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The Trickery Domain cleric gains the Channel Divinity feature Invoke Duplicity:

As an action, you create a perfect illusion of yourself that lasts for 1 minute, or until you lose your concentration (as if you were concentrating on a spell). The illusion appears in an unoccupied space that you can see within 30 feet of you. As a bonus action on your turn, you can move the illusion up to 30 feet to a space you can see, but it must remain within 120 feet of you.

For the duration, you can cast spells as though you were in the illusion’s space, but you must use your own senses. Additionally, when both you and your illusion are within 5 feet of a creature that can see the illusion, you have advantage on attack rolls against that creature, given how distracting the illusion is to the target.

The forcecage spell description states:

A prison in the shape of a box can be up to 10 feet on a side, creating a solid barrier that prevents any matter from passing through it and blocking any spells cast into or out from the area.

Can I cast a spell that doesn't require concentration through the clone granted by Invoke Duplicity while I'm under the effect of forcecage?

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Yes you can cast from the illusion

For the duration, you can cast spells as though you were in the illusion’s space, but you must use your own senses.

As long as the illusion is not also inside the cage, then casting the spell as if you were in that space is not an issue. By some unspecified means, the spell is cast through the illusion and not by you. So there is no spell attempting to pass through the barrier at all.

Just be sure that any sensory (eg being able to see the target) requirements of the spell can be met by the corporeal you from where you are.

And Invoke Duplicity itself is not a spell at all, so is not affected by forcecage at all.

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    \$\begingroup\$ +1. Forcecage block "any spells cast into or out from the area" but Invoke Duplicity explicitly say the caster is considered where the illusion is. \$\endgroup\$ – Nahyn Oklauq Mar 6 at 16:25
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    \$\begingroup\$ Questions edits done (and further fixed by bluemoon) \$\endgroup\$ – NautArch Mar 6 at 16:40
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Yes, you can cast spells through your illusion.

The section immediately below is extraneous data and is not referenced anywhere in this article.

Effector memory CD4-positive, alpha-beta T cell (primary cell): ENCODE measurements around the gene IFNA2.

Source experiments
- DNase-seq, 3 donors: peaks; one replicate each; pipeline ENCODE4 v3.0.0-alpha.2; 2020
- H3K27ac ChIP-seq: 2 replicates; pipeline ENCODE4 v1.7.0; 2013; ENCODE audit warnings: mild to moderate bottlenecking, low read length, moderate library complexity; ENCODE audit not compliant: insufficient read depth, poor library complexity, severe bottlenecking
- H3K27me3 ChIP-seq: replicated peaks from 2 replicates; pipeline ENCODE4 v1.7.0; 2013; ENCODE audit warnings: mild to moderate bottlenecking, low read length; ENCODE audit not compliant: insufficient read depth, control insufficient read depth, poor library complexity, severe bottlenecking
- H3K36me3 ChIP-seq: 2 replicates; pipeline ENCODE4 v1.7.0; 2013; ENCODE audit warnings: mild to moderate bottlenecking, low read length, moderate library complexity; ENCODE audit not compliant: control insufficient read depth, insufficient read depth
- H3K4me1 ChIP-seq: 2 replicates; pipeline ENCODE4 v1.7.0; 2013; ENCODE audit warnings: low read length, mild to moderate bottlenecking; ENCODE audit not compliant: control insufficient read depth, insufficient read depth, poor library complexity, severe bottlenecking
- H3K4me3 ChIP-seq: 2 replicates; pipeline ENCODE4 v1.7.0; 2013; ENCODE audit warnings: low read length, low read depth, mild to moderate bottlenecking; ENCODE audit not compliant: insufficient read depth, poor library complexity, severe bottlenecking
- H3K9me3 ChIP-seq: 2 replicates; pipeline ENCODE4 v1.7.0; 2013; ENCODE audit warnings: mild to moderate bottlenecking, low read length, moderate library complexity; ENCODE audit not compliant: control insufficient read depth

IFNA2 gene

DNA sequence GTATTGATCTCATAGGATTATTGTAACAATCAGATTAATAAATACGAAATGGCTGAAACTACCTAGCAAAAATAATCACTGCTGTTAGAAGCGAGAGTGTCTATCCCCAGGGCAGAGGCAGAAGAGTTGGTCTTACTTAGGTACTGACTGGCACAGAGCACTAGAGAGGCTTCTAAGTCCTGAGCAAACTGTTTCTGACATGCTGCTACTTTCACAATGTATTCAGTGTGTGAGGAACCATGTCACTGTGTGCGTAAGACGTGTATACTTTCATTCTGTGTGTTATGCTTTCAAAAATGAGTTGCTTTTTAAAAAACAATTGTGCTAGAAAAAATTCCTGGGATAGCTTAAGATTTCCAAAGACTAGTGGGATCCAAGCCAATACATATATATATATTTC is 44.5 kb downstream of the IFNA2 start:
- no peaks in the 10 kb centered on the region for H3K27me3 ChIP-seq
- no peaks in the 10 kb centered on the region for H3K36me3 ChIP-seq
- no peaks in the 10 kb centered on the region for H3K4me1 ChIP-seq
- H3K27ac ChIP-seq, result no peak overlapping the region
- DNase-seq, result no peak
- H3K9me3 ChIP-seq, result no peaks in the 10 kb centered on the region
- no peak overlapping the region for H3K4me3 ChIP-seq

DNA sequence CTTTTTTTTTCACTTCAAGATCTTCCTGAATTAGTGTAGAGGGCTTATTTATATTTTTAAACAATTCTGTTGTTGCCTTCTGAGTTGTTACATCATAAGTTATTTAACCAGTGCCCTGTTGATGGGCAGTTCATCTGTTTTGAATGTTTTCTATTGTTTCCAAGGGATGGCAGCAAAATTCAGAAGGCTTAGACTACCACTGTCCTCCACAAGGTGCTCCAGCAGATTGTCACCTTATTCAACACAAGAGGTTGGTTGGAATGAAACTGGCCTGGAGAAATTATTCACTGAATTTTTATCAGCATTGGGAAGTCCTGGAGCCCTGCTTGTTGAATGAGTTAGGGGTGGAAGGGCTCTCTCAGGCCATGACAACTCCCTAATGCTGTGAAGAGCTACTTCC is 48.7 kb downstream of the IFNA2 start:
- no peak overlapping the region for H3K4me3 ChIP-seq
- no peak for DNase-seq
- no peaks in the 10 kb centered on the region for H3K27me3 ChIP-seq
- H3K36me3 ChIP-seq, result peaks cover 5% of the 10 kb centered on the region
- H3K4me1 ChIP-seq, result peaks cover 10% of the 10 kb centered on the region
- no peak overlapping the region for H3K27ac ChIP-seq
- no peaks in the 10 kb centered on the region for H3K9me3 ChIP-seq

This question is really about 2 things: does Forcecage block Channel Divinity, and does it block the magical connection between you and your illusion?

Forcecage is very specific about what it blocks: matter, spells, teleportation, and ethereal travel. So things like sound, vision, and temperature still pass through the barriers of the cage, because we have no reason to assume they would be blocked. So because Channel Divinity is not a spell (rather, an action that you take to channel divine energy), it can be used through the Forcecage.

Similarly, Forcecage states nothing about blocking the connection between a magic user and an ongoing spell effect. For example, you would also be able to maintain concentration on a spell through the barrier of a Forcecage. And looking at the text of Invoke Duplicity, there is no reason to assume it would be blocked either:

For the duration, you can cast spells as though you were in the illusion’s space, but you must use your own senses.

So as long as you can see the place that you want to target with your spell while you're inside the Forcecage, you can cast spells through your illusion standing outside of it.

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    \$\begingroup\$ Using the term cast may not be as useful since that has a very strong correlation to spellcasting. The term use may be better (and it's what the rules say.) \$\endgroup\$ – NautArch Mar 6 at 16:31
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    \$\begingroup\$ Also, the blanket statement on forcecage and concentration spells may not be 100% accurate. I think you can prove your point without moving to that general statement. \$\endgroup\$ – NautArch Mar 6 at 16:33
  • \$\begingroup\$ Edited to correct the term "cast". re: concentration: I may have phrased the line poorly, but I think it's correct, no? If you are trapped in a forcecage, or your spell effect is, you can continue to concentrate on that spell. \$\endgroup\$ – theCerealKillr Mar 6 at 17:02
  • \$\begingroup\$ Note that you don't necessarily need to be able to see the target of your spell, if the spell doesn't require it, it isn't necessary. \$\endgroup\$ – Rubiksmoose Mar 6 at 20:35

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